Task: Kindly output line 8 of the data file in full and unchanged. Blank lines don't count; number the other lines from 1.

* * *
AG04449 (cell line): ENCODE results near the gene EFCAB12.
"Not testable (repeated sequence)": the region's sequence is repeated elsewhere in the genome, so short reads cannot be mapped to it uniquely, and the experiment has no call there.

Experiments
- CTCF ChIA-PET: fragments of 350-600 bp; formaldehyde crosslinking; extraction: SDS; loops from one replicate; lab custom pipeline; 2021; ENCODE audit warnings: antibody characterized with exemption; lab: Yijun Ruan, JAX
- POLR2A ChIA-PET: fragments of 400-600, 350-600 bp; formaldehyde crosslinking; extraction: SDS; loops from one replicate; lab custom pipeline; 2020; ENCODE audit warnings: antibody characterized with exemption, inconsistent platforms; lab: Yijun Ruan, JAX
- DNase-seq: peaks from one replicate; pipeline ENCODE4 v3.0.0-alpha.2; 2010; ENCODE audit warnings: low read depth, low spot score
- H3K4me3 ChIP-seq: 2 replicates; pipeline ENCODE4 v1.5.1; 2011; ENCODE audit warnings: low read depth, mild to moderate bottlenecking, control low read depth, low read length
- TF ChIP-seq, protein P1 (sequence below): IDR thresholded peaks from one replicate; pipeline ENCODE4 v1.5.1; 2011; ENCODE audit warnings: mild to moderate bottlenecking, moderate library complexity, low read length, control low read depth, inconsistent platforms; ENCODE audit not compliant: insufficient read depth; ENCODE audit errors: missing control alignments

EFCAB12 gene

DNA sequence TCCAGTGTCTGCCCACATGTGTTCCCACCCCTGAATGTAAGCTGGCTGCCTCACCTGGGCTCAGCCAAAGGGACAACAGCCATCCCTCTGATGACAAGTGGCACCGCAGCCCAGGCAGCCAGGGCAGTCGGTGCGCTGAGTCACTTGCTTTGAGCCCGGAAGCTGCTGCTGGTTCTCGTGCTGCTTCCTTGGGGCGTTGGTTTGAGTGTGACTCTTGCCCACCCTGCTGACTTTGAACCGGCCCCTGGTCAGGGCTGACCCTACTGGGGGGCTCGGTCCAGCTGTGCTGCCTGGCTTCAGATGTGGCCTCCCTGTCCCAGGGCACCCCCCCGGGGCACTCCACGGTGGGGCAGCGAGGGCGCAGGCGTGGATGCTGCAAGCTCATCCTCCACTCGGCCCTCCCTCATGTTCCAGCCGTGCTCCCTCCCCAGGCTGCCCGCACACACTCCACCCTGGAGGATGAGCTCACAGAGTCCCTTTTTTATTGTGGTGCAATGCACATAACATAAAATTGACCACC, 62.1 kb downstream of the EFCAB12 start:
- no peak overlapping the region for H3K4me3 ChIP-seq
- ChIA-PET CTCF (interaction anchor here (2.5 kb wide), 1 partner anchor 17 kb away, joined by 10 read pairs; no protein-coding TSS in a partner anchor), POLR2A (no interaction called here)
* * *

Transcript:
- TF ChIP-seq, protein P1 (sequence below): IDR thresholded peaks from one replicate; pipeline ENCODE4 v1.5.1; 2011; ENCODE audit warnings: mild to moderate bottlenecking, moderate library complexity, low read length, control low read depth, inconsistent platforms; ENCODE audit not compliant: insufficient read depth; ENCODE audit errors: missing control alignments